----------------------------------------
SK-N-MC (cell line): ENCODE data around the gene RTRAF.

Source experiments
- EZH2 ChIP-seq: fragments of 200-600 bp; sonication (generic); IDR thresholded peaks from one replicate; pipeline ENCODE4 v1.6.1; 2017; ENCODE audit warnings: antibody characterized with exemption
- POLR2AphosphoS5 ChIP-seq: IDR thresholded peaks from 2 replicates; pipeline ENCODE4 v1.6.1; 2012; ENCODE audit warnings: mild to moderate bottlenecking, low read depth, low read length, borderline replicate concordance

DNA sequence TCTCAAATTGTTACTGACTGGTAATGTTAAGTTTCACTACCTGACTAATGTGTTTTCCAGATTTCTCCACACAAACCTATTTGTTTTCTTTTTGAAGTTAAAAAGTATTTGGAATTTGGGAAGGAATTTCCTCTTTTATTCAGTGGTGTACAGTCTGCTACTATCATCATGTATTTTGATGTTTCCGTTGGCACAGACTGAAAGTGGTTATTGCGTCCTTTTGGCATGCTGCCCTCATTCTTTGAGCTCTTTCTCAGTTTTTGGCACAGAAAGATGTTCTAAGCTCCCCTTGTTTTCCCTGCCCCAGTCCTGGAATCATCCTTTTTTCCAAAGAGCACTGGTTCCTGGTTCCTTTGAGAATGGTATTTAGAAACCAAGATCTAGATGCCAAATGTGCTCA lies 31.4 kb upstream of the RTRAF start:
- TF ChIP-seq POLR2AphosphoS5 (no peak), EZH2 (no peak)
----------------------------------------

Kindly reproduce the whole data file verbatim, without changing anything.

SK-N-MC (cell line): ENCODE data around the gene RTRAF.

Source experiments
- EZH2 ChIP-seq: fragments of 200-600 bp; sonication (generic); IDR thresholded peaks from one replicate; pipeline ENCODE4 v1.6.1; 2017; ENCODE audit warnings: antibody characterized with exemption
- POLR2AphosphoS5 ChIP-seq: IDR thresholded peaks from 2 replicates; pipeline ENCODE4 v1.6.1; 2012; ENCODE audit warnings: mild to moderate bottlenecking, low read depth, low read length, borderline replicate concordance

DNA sequence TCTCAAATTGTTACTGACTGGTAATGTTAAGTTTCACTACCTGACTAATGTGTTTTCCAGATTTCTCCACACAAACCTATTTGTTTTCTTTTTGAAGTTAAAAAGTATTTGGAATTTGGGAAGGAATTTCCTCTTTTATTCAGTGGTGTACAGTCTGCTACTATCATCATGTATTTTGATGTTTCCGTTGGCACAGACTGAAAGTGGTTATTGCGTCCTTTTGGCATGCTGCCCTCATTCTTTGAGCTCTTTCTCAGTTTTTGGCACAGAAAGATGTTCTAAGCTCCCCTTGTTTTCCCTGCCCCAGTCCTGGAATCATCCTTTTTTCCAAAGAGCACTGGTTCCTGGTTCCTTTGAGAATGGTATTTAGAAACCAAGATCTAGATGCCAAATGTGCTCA lies 31.4 kb upstream of the RTRAF start:
- TF ChIP-seq POLR2AphosphoS5 (no peak), EZH2 (no peak)